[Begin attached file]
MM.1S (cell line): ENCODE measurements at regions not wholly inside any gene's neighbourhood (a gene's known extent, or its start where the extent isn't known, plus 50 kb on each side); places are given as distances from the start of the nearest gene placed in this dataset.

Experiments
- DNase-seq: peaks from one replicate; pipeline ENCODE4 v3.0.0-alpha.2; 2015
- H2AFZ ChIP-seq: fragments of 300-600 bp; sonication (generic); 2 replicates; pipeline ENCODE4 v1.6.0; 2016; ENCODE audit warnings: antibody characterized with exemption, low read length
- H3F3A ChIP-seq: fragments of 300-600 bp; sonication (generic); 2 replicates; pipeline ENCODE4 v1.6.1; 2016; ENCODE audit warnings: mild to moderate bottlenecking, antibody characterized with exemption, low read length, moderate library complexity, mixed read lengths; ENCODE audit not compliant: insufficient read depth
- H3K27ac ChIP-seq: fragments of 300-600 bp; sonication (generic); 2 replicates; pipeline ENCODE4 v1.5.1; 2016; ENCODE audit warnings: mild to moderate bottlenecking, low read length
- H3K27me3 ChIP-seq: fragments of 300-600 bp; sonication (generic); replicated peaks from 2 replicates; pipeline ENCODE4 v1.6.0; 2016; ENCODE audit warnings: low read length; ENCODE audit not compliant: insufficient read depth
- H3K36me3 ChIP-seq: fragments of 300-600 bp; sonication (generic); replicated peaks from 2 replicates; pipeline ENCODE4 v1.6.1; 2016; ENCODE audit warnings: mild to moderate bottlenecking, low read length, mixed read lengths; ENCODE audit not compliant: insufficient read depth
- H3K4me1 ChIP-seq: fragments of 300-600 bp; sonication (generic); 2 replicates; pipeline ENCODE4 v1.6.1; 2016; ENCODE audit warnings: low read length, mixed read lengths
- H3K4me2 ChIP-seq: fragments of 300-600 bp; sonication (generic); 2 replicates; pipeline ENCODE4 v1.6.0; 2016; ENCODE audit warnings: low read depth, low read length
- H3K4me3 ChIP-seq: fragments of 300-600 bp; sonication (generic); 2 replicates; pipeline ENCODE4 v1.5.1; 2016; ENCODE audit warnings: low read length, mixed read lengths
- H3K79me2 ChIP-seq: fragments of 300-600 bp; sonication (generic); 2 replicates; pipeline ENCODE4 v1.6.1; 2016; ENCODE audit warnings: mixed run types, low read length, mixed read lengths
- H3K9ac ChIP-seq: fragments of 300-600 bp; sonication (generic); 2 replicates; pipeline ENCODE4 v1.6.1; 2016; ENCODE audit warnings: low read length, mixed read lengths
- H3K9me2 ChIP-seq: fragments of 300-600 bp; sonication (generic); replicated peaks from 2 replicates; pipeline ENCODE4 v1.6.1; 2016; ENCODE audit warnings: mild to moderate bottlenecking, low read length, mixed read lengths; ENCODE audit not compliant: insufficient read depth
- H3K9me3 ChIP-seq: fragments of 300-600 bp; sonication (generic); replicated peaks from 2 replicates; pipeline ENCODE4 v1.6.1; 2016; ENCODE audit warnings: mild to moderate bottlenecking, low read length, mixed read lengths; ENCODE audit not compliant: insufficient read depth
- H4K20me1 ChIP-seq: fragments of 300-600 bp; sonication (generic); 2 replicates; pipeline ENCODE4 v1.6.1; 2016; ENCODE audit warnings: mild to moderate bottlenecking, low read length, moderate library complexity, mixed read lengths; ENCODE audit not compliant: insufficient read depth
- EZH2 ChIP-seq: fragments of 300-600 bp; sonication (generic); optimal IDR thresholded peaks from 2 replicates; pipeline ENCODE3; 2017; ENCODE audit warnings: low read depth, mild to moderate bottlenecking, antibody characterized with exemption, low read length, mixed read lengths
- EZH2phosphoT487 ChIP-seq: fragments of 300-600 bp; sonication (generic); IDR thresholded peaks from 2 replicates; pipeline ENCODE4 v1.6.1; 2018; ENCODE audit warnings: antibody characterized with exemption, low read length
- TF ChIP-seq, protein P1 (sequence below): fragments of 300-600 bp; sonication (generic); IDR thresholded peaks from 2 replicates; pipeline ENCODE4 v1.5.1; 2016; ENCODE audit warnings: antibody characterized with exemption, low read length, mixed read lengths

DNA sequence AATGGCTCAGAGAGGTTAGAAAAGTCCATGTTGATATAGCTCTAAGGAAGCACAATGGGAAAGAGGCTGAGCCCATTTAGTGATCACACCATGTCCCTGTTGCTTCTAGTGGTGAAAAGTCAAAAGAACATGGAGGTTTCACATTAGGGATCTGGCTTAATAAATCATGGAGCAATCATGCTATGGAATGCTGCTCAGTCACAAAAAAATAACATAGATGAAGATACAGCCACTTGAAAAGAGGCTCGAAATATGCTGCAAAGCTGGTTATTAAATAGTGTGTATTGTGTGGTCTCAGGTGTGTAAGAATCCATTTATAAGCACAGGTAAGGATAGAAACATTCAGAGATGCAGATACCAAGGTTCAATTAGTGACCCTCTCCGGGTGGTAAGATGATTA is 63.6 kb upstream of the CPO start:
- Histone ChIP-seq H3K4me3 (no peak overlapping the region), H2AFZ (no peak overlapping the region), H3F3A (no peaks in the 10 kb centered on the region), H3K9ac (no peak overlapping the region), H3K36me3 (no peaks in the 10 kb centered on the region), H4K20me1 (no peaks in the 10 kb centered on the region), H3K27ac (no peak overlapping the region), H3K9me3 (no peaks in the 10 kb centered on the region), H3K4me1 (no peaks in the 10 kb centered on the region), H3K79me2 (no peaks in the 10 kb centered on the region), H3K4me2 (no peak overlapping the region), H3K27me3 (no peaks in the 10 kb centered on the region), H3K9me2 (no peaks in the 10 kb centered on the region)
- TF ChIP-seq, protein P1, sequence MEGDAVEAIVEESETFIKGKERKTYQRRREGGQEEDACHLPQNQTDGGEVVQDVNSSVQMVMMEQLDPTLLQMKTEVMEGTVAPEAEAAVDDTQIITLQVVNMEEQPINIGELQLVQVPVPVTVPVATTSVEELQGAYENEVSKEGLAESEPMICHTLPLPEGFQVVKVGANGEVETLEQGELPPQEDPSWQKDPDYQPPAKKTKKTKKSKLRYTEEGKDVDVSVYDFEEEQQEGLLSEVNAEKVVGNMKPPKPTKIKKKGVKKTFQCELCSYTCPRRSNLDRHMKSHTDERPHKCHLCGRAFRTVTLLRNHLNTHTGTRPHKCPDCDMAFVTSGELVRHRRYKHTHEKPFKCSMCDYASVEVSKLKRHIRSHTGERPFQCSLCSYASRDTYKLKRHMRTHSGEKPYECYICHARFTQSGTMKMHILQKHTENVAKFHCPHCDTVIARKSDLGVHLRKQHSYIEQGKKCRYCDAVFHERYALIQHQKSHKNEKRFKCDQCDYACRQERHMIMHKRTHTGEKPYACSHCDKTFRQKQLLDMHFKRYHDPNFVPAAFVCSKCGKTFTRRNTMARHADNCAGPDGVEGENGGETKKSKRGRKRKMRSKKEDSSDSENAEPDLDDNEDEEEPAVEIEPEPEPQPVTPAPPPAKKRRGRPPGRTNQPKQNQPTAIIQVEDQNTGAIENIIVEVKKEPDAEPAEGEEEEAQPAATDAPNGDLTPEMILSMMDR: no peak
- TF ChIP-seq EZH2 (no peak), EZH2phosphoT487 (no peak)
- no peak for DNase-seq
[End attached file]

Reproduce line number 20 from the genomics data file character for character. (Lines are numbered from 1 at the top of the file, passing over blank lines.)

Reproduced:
DNA sequence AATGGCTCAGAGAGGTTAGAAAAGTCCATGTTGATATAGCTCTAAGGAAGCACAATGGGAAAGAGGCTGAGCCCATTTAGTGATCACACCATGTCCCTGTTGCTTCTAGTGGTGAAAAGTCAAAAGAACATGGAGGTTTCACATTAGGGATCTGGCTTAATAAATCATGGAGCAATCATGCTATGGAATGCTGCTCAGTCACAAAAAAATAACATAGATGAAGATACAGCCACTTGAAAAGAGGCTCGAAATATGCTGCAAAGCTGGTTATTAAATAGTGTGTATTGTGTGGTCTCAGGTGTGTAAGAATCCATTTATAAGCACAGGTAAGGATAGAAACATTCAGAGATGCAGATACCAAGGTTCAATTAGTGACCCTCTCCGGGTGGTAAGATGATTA is 63.6 kb upstream of the CPO start: